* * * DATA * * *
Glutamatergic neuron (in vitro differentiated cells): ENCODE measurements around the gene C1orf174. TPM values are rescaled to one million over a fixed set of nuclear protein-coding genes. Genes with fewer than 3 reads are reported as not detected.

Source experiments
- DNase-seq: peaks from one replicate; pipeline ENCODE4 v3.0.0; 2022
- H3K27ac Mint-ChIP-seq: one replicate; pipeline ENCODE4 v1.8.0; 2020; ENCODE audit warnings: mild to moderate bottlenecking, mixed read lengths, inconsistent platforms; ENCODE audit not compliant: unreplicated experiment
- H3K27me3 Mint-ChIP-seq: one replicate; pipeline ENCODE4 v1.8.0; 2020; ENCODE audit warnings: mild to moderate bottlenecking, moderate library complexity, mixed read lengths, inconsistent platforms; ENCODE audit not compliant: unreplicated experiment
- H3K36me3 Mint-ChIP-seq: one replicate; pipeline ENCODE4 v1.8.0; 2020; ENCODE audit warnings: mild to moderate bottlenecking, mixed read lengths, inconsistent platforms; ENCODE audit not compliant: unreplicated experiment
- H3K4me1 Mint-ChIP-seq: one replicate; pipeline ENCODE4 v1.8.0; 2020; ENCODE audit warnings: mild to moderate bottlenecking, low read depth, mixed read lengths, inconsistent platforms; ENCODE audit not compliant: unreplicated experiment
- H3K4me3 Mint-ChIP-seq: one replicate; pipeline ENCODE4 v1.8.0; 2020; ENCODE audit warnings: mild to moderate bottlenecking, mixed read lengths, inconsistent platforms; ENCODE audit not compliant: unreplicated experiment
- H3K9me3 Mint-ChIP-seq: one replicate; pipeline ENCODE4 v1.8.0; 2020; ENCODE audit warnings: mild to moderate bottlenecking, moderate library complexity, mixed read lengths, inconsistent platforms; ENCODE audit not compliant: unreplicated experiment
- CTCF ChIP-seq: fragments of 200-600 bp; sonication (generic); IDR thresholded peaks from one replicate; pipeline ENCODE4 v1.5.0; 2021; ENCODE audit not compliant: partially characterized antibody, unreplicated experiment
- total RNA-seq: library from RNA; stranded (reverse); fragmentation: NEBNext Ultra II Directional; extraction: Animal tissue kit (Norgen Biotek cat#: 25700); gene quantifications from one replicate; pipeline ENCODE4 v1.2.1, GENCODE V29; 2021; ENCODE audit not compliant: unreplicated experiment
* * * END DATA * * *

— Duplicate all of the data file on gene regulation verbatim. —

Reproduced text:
Glutamatergic neuron (in vitro differentiated cells): ENCODE measurements around the gene C1orf174. TPM values are rescaled to one million over a fixed set of nuclear protein-coding genes. Genes with fewer than 3 reads are reported as not detected.

Source experiments
- DNase-seq: peaks from one replicate; pipeline ENCODE4 v3.0.0; 2022
- H3K27ac Mint-ChIP-seq: one replicate; pipeline ENCODE4 v1.8.0; 2020; ENCODE audit warnings: mild to moderate bottlenecking, mixed read lengths, inconsistent platforms; ENCODE audit not compliant: unreplicated experiment
- H3K27me3 Mint-ChIP-seq: one replicate; pipeline ENCODE4 v1.8.0; 2020; ENCODE audit warnings: mild to moderate bottlenecking, moderate library complexity, mixed read lengths, inconsistent platforms; ENCODE audit not compliant: unreplicated experiment
- H3K36me3 Mint-ChIP-seq: one replicate; pipeline ENCODE4 v1.8.0; 2020; ENCODE audit warnings: mild to moderate bottlenecking, mixed read lengths, inconsistent platforms; ENCODE audit not compliant: unreplicated experiment
- H3K4me1 Mint-ChIP-seq: one replicate; pipeline ENCODE4 v1.8.0; 2020; ENCODE audit warnings: mild to moderate bottlenecking, low read depth, mixed read lengths, inconsistent platforms; ENCODE audit not compliant: unreplicated experiment
- H3K4me3 Mint-ChIP-seq: one replicate; pipeline ENCODE4 v1.8.0; 2020; ENCODE audit warnings: mild to moderate bottlenecking, mixed read lengths, inconsistent platforms; ENCODE audit not compliant: unreplicated experiment
- H3K9me3 Mint-ChIP-seq: one replicate; pipeline ENCODE4 v1.8.0; 2020; ENCODE audit warnings: mild to moderate bottlenecking, moderate library complexity, mixed read lengths, inconsistent platforms; ENCODE audit not compliant: unreplicated experiment
- CTCF ChIP-seq: fragments of 200-600 bp; sonication (generic); IDR thresholded peaks from one replicate; pipeline ENCODE4 v1.5.0; 2021; ENCODE audit not compliant: partially characterized antibody, unreplicated experiment
- total RNA-seq: library from RNA; stranded (reverse); fragmentation: NEBNext Ultra II Directional; extraction: Animal tissue kit (Norgen Biotek cat#: 25700); gene quantifications from one replicate; pipeline ENCODE4 v1.2.1, GENCODE V29; 2021; ENCODE audit not compliant: unreplicated experiment